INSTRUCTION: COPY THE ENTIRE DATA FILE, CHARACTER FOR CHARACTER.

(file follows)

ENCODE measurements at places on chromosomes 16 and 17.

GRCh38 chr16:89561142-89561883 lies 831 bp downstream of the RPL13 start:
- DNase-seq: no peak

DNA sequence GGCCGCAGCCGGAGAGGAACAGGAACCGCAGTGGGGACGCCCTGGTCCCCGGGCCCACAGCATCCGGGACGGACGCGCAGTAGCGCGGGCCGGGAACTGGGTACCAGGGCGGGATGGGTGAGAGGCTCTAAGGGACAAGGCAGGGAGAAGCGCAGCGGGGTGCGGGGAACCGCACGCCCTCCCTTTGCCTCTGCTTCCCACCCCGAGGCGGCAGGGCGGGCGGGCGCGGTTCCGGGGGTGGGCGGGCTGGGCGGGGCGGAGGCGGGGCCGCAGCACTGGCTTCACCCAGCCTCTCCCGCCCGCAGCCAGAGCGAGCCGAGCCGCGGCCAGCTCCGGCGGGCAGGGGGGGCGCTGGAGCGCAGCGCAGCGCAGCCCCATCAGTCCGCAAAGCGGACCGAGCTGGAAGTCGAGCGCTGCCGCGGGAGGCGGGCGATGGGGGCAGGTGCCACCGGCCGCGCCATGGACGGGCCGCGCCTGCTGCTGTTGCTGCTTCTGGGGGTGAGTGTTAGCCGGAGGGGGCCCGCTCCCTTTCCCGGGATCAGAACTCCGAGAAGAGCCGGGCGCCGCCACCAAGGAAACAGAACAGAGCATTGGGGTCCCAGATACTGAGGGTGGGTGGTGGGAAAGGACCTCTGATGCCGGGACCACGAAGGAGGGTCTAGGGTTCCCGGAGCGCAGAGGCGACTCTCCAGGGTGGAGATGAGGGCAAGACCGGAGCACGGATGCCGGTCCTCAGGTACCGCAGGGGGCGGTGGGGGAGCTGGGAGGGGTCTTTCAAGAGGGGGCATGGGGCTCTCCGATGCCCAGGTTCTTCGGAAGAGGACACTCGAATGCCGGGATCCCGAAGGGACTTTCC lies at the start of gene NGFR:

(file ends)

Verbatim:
ENCODE measurements at places on chromosomes 16 and 17.

GRCh38 chr16:89561142-89561883 lies 831 bp downstream of the RPL13 start:
- DNase-seq: no peak

DNA sequence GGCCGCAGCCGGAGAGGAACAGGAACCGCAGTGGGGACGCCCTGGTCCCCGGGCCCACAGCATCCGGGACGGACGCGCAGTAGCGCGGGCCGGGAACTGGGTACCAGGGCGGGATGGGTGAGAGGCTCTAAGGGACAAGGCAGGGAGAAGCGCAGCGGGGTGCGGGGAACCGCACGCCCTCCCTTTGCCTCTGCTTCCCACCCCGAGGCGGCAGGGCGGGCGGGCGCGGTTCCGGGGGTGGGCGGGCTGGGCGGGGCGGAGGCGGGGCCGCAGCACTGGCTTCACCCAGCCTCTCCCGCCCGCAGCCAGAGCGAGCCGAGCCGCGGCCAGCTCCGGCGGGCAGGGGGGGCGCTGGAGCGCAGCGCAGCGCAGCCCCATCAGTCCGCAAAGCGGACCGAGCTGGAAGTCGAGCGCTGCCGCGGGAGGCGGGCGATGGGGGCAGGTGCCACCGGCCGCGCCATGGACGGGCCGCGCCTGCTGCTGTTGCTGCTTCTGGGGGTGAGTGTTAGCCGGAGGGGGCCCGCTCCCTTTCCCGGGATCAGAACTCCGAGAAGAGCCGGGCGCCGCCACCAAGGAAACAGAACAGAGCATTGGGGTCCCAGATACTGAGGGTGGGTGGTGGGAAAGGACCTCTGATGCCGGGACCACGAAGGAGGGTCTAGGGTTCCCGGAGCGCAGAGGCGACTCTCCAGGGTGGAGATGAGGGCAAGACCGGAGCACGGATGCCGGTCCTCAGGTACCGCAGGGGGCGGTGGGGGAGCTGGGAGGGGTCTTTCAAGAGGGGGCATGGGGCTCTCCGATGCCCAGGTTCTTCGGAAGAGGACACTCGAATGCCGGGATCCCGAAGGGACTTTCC lies at the start of gene NGFR: